IFUGAO TEXTILES


 

"Ifugao men wear woven cloth bags called butong or butung. These are almost triangular in shape, closed by copper rings and capped by a circular brass handle. These were used to carry pipes, tobacco, flint, steel, betel nut, spoons, even amulets or charms. The butung are tucked into the G-string with the brass handle flopping down flat." (Quoted from R. Maramba, Form and Splendor)

These bags come in two sizes - pinu'hha (above) and anba'yong (smaller type not shown here). A copper alloy handle takda'ng (missing) normally runs through the spiral lidi'ngan. The indigo stripes bagi't cross a knotting boo'ng that runs down the middle. A red supplementary weft kinabáong decorates the lower part of the bag at the right. Tassels ngúme hang down from the bottom.

FIELD MUSEUM OF NATURAL HISTORY, CHICAGO

 

 

Binuhla'n (the be-enemy-ed) type loincloth with very simple embroidered lizards (tina'ggu in vertical position, and binala'bag an tina'ggu in horisontal position), sawtooth embroidery (kutilap) along the lower edges, zigzag embroidery (tiktik-u') at the end, red complimentary weft (kalúmhing) at the end, and floating warp mortar pattern (linu'hhong) along edges. The colours apperar to be mineral dyes from Ilocos, possibly aquired from the Cagayan Valley. The red stripe symbolises the sun deity who is the god of war. The barter value of the textile is a middle sized pig. Size: 25 x 250 cm.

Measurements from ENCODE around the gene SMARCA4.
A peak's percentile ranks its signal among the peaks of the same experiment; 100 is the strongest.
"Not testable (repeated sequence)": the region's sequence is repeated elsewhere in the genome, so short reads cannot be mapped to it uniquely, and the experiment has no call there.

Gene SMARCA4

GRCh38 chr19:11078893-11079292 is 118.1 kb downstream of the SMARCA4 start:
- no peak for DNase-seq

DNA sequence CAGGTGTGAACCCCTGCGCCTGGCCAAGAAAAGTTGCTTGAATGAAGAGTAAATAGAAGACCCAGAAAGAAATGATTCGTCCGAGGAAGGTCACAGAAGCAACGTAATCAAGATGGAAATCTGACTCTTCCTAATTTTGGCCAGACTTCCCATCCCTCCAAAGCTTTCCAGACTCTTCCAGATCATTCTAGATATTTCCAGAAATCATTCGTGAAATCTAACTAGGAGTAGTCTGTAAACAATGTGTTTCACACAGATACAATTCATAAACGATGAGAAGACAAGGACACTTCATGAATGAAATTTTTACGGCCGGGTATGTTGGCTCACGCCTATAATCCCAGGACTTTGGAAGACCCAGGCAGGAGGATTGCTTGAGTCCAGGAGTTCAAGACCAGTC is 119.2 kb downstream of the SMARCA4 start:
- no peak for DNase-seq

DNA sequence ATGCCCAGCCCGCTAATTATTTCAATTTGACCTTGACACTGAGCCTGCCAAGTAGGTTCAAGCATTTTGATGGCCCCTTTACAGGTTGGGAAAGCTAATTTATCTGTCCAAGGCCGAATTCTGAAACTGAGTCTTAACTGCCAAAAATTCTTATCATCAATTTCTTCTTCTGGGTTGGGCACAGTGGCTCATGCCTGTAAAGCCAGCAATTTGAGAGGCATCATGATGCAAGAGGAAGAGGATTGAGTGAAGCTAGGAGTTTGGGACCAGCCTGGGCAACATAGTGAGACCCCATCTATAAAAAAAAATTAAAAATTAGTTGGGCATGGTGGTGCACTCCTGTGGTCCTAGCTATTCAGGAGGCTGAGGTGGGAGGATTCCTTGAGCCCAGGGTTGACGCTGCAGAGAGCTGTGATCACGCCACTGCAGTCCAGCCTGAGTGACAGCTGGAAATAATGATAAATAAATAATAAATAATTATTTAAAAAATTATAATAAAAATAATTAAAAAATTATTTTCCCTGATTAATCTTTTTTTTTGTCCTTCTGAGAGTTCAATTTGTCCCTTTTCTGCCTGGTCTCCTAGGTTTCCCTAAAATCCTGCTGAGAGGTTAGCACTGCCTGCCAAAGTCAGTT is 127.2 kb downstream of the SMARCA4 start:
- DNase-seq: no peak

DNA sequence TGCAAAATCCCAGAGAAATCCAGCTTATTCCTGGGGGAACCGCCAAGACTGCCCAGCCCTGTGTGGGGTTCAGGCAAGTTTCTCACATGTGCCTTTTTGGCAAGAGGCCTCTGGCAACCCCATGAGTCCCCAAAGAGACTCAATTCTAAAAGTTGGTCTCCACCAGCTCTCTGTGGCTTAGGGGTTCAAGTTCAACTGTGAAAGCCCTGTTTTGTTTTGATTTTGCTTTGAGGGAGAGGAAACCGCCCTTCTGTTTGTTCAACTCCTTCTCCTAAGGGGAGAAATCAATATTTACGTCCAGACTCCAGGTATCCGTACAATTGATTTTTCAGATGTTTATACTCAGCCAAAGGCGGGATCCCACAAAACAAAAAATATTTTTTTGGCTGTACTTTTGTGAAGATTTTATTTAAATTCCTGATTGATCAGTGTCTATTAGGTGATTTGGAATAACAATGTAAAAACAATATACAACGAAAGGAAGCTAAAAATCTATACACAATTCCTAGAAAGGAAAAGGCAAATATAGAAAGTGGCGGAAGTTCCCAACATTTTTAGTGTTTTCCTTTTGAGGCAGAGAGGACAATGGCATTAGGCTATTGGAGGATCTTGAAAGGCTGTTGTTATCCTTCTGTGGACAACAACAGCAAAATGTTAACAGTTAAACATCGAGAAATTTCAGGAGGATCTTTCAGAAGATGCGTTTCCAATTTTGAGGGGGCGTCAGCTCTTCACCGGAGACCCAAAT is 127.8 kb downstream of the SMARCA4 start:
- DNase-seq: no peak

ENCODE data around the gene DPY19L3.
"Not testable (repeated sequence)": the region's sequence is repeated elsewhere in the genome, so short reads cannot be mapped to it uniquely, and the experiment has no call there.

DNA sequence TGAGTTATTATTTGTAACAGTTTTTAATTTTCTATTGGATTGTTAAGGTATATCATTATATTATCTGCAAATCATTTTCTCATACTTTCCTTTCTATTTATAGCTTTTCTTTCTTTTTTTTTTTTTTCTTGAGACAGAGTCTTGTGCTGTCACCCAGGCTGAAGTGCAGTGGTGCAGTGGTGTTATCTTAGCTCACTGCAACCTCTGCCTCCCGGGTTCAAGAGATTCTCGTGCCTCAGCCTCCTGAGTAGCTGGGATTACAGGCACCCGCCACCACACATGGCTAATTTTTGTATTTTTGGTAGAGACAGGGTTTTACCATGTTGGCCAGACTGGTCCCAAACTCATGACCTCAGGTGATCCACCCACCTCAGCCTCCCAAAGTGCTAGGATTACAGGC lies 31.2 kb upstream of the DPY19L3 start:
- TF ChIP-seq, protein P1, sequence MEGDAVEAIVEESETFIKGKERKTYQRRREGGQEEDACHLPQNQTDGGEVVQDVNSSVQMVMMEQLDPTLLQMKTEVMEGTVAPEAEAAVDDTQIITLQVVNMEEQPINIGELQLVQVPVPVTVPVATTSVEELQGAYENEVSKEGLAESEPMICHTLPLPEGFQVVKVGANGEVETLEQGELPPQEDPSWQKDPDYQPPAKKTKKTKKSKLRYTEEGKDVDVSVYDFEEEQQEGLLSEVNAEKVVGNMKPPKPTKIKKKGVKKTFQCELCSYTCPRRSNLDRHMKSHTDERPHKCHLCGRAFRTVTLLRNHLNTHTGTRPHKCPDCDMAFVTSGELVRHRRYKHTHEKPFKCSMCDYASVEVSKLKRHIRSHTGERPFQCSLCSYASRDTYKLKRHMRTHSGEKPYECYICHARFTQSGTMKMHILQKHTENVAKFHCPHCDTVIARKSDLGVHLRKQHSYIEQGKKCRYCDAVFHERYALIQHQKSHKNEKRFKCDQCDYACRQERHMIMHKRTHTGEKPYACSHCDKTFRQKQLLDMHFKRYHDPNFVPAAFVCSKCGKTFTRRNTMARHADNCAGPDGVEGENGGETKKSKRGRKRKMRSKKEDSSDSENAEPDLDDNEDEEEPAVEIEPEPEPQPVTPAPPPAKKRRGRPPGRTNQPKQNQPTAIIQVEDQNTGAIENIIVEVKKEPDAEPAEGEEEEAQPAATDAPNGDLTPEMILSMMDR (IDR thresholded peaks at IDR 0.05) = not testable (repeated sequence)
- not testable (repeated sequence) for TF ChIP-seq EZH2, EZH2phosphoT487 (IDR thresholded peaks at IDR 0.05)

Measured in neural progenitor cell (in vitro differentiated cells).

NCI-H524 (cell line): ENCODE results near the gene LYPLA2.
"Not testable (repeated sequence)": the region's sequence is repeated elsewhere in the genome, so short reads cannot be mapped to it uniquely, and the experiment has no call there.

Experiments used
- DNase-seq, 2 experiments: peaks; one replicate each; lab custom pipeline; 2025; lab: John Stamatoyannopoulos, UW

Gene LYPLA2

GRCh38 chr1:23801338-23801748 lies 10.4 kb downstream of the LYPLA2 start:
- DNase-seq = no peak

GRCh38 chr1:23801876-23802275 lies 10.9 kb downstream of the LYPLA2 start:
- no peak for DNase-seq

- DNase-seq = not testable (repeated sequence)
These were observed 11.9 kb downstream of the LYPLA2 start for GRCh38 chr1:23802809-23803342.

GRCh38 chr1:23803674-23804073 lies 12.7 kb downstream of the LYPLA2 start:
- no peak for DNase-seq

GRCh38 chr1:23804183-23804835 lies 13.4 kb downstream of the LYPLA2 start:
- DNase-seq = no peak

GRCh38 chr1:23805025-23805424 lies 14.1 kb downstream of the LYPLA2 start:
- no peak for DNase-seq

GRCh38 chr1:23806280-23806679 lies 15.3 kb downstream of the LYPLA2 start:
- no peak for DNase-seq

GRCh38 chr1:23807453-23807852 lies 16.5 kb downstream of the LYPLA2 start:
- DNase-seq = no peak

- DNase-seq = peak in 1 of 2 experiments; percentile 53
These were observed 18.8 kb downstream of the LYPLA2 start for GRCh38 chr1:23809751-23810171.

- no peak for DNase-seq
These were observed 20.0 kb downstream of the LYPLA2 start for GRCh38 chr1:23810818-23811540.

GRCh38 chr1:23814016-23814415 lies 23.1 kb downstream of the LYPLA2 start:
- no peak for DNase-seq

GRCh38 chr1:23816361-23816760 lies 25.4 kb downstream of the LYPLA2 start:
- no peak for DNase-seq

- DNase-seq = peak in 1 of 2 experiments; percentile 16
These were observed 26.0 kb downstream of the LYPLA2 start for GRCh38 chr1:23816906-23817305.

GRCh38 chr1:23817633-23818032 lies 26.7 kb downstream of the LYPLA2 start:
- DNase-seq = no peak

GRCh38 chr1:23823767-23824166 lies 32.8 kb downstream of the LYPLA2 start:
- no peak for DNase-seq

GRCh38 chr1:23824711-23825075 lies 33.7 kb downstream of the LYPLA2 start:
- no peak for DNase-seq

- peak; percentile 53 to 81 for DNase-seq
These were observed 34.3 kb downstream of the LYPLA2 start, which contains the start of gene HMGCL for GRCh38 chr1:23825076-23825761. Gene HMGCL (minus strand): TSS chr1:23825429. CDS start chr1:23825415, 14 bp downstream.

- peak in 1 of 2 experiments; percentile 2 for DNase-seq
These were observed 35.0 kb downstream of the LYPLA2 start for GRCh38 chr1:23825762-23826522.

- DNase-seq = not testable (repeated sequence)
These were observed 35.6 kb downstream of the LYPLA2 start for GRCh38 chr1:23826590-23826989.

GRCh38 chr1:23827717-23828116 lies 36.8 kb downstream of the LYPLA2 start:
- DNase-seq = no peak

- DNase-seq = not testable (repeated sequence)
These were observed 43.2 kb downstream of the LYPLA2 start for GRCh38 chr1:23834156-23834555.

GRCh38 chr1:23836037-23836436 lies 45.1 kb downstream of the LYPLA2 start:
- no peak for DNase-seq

Textiles of this quality are relatively old, probably from the first half of 1900. A similar textile can be seen on Carla Sinopoli and Lars Fogelin's "Imperial Imaginings: The Dean C. Worcester Photographic Collection of the Philippines, 1890-1913", CD-ROM:\DCW\images\html\07\07A025.HTM.

Provenance: Rudolf Kratochwill, 1995

 PRIVATE COLLECTION

 


 

COLLECTION OF

RIJKSMUSEUM VOOR VOLKENKUNDE

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Butung. Collected by Alexander Schadenberg, ca. 1890

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Butung. Collected by Alexander Schadenberg, ca. 1890
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Tapis.

 

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Butung.